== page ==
In fact, every major U.S. public-health authority that has comprehensively reviewed the scientific evidence has reached the same conclusion: To date, there is limited and inadequate evidence to conclude that e-cigarettes are effective for smoking cessation.
This is so feeble. Firstly, many in the US public health establishment are also caught up in the absurd anti-vaping moral panic created and amplified by Bloomberg-funded entities – so there is group-think at work.
Secondly, the absence of evidence is not evidence of no effect – it arises because the companies do not do expensive trials for no reason. They are following a different track – the PMTA as described above and the data in those applications remain confidential.
Third, they are not making therapeutic claims and therefore are not doing trials to support therapeutics claims.
Fourth, the evidence that supports the conventional smoking cessation treatments is only narrowly applicable and much weaker than Henning, Myers and Koval seem to realise.
Fifth, there is actually good evidence that vaping is effective for smoking cessation. The UK smoking cessation expert, Professor Robert West summarises the evidence in his presentation: Should health professionals recommend health professionals to switch to e-cigarettes? which includes the following slide:
There is good evidence on smoking cessation if you are open to it. What is disturbing is that Henning, Myers and Koval are prepared to treat a statement about ‘limited and inadequate’ evidence as if it means there is sufficient reliable evidence that the products are ineffective. On that basis, they try to justify punitive measures such as flavour bans. The evidence is already compelling if you are open to it. For example, the authoritative Cochrane Review concluded in its report on e-cigarettes of October 2020:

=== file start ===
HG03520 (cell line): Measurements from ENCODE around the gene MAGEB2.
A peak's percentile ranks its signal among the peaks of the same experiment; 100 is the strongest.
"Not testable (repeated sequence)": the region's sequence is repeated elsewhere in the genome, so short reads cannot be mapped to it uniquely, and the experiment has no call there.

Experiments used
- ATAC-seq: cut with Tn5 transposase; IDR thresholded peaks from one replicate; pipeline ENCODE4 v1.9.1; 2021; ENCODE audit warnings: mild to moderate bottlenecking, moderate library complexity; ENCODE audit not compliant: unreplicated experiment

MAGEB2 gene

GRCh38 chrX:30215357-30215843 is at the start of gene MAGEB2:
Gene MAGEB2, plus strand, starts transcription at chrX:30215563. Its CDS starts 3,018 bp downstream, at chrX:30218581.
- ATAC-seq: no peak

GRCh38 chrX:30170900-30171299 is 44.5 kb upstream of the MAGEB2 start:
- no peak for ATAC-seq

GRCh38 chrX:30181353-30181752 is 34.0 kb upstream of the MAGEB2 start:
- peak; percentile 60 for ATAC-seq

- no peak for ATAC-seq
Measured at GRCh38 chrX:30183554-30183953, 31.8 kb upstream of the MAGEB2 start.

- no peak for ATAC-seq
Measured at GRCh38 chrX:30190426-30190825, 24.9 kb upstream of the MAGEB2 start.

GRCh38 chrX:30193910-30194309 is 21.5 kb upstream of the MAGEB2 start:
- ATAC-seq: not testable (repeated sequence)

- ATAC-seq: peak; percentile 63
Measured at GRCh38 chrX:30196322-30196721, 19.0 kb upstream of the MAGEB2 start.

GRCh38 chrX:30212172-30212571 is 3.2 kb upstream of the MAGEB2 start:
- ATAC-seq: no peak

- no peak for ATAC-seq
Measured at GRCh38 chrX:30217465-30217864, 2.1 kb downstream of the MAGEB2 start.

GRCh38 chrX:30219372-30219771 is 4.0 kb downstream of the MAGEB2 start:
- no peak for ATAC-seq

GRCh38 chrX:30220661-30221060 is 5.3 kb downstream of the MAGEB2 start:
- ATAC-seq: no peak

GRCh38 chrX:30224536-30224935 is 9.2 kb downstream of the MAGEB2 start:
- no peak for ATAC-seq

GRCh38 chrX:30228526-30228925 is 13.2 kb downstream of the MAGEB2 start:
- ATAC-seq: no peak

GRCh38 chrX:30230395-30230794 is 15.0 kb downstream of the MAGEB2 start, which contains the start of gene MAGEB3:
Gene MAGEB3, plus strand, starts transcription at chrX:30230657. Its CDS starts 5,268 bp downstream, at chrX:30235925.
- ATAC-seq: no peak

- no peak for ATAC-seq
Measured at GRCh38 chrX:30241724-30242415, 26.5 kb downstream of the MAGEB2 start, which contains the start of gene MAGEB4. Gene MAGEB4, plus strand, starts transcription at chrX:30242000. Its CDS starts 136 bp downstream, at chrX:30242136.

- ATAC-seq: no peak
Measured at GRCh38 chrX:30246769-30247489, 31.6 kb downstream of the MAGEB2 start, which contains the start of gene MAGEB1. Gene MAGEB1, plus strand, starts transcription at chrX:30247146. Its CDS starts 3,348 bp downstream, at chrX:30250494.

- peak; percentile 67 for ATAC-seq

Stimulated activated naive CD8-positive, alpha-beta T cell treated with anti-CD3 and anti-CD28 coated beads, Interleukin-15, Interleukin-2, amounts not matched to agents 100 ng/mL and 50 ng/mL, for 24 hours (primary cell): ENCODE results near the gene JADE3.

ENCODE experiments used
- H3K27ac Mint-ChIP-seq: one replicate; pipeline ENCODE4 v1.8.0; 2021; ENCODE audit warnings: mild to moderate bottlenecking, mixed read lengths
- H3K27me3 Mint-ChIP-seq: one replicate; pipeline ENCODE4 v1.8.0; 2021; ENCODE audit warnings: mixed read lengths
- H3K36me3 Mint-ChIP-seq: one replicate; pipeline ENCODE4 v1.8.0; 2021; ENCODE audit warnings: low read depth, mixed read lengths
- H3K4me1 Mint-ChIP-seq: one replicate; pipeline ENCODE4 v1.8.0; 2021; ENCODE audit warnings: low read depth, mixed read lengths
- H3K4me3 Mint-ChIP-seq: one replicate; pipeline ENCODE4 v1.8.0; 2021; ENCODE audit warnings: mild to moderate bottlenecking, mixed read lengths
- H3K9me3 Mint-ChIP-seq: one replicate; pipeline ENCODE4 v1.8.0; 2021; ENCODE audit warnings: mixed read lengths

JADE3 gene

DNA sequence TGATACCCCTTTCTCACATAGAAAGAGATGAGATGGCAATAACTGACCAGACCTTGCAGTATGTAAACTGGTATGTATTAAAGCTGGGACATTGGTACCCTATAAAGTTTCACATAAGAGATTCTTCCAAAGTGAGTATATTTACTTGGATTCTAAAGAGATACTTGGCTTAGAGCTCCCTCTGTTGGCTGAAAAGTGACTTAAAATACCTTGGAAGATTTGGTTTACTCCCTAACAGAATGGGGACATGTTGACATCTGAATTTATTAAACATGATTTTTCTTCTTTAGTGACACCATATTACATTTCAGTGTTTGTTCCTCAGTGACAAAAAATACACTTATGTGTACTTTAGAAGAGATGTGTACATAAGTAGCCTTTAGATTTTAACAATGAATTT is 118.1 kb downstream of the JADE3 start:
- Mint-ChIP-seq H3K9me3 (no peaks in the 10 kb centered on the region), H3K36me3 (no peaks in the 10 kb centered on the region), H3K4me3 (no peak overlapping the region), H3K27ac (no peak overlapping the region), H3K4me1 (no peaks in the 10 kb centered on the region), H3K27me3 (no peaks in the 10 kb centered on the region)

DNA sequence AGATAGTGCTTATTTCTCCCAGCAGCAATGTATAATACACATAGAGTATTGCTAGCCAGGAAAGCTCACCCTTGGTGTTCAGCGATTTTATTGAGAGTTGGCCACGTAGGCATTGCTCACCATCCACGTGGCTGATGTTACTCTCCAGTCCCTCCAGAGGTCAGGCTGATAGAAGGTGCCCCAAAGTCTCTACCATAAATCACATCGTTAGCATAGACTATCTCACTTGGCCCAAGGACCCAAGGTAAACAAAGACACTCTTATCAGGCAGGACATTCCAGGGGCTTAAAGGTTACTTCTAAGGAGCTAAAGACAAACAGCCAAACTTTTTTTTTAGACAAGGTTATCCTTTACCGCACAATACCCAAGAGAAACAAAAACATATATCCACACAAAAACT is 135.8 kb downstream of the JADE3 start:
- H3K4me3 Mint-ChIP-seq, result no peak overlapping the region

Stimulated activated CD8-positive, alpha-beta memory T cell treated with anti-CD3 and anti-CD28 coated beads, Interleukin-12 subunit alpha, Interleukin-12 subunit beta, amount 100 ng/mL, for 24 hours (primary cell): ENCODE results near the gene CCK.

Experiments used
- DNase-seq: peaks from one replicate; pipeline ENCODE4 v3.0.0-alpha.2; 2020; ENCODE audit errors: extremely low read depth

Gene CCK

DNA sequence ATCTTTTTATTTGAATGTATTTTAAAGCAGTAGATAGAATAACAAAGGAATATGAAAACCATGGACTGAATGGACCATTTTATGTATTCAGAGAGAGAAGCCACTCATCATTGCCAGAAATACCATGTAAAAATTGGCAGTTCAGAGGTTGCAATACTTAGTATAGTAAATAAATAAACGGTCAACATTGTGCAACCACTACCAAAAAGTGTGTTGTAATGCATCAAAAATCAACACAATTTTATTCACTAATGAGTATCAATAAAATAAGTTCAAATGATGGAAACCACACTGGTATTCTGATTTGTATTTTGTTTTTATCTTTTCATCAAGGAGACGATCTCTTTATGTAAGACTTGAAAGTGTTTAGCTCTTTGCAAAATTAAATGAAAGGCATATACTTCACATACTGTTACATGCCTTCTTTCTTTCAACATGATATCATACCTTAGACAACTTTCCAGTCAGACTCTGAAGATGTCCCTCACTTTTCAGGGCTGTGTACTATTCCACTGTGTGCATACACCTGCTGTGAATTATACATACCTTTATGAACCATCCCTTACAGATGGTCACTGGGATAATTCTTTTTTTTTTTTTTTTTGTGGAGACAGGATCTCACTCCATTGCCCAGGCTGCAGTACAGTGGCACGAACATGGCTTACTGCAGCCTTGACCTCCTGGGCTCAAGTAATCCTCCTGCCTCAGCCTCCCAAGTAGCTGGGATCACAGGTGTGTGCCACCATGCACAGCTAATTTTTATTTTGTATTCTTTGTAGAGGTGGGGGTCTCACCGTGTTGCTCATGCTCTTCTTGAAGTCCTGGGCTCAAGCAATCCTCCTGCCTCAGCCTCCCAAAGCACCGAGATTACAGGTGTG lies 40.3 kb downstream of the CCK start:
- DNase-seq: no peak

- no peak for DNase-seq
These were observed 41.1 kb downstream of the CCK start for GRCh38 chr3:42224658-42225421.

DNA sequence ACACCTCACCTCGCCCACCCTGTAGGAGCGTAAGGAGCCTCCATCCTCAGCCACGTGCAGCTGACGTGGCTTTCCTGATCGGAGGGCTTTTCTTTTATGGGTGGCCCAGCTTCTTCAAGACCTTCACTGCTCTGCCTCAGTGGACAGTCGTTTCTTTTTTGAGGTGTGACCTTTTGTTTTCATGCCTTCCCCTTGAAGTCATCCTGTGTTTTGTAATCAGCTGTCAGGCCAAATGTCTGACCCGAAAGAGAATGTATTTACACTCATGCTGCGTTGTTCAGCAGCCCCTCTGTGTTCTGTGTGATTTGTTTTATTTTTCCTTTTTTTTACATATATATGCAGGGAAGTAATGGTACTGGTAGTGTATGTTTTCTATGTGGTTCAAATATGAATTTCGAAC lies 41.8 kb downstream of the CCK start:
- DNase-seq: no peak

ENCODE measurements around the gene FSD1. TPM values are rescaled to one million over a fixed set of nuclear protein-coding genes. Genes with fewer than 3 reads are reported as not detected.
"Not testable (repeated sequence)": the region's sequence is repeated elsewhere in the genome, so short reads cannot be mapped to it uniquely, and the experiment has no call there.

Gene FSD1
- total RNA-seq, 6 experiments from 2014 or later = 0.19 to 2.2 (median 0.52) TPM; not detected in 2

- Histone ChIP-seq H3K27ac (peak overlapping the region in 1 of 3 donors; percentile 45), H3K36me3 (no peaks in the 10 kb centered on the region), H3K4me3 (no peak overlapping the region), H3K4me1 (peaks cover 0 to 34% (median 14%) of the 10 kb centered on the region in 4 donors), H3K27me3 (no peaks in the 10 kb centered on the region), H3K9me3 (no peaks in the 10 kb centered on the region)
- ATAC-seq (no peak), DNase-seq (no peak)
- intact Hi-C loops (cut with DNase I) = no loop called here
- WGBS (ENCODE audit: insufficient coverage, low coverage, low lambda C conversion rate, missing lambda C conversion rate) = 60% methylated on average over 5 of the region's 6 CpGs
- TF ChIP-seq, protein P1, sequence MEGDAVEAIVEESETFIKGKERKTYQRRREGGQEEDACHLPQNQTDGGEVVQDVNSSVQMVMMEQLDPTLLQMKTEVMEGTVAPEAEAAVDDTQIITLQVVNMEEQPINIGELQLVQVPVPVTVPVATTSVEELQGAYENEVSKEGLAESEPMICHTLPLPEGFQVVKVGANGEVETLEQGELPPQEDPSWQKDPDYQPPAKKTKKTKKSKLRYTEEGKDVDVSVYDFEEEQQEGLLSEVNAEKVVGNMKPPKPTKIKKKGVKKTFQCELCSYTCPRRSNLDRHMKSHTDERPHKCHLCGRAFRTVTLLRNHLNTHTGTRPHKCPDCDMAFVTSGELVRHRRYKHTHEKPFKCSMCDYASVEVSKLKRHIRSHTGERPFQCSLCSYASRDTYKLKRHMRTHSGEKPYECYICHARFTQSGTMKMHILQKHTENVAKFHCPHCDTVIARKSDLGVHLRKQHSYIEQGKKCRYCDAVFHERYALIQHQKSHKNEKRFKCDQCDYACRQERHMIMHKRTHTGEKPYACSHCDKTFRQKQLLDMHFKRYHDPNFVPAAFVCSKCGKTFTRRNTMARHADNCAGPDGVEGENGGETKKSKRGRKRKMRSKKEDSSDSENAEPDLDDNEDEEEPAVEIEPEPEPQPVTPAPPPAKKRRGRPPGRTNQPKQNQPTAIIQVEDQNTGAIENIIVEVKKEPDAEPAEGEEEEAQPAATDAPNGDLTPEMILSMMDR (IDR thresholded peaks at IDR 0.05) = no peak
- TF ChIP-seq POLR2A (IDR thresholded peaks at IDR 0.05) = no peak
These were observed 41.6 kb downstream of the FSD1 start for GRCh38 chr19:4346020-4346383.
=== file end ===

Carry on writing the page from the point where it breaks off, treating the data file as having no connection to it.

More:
The results showed that more people quit smoking if they used electronic cigarettes containing nicotine than if they used another form of nicotine replacement.
Evidence from four studies (2312 people) showed that more people who used nicotine-containing electronic cigarettes quit smoking than those who received only behavioural support or no support.
These are conservative statements because e-cigarettes do not function as smoking cessation products in the same way as NRT as discussed above. But the problem with Henning, Myers and Koval is not only that they are ignoring the actual evidence that does exist from trials and the other sources mentioned by Professor West, but that they are acting as if they have strong evidence of no helpful effect. That is irresponsible, in my view.